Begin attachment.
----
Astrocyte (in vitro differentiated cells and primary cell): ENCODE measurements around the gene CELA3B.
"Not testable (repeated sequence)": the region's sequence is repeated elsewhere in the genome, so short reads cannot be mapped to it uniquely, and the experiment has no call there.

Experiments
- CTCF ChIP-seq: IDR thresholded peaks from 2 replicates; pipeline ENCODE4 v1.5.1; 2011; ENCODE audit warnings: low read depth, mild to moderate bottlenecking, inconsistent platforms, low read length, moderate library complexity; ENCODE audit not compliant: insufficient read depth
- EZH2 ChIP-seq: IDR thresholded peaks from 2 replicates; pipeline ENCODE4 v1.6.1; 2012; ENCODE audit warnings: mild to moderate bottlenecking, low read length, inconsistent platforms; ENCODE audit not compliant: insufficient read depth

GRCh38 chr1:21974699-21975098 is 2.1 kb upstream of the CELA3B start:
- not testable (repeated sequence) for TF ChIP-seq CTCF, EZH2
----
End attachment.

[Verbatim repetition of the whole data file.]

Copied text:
Astrocyte (in vitro differentiated cells and primary cell): ENCODE measurements around the gene CELA3B.
"Not testable (repeated sequence)": the region's sequence is repeated elsewhere in the genome, so short reads cannot be mapped to it uniquely, and the experiment has no call there.

Experiments
- CTCF ChIP-seq: IDR thresholded peaks from 2 replicates; pipeline ENCODE4 v1.5.1; 2011; ENCODE audit warnings: low read depth, mild to moderate bottlenecking, inconsistent platforms, low read length, moderate library complexity; ENCODE audit not compliant: insufficient read depth
- EZH2 ChIP-seq: IDR thresholded peaks from 2 replicates; pipeline ENCODE4 v1.6.1; 2012; ENCODE audit warnings: mild to moderate bottlenecking, low read length, inconsistent platforms; ENCODE audit not compliant: insufficient read depth

GRCh38 chr1:21974699-21975098 is 2.1 kb upstream of the CELA3B start:
- not testable (repeated sequence) for TF ChIP-seq CTCF, EZH2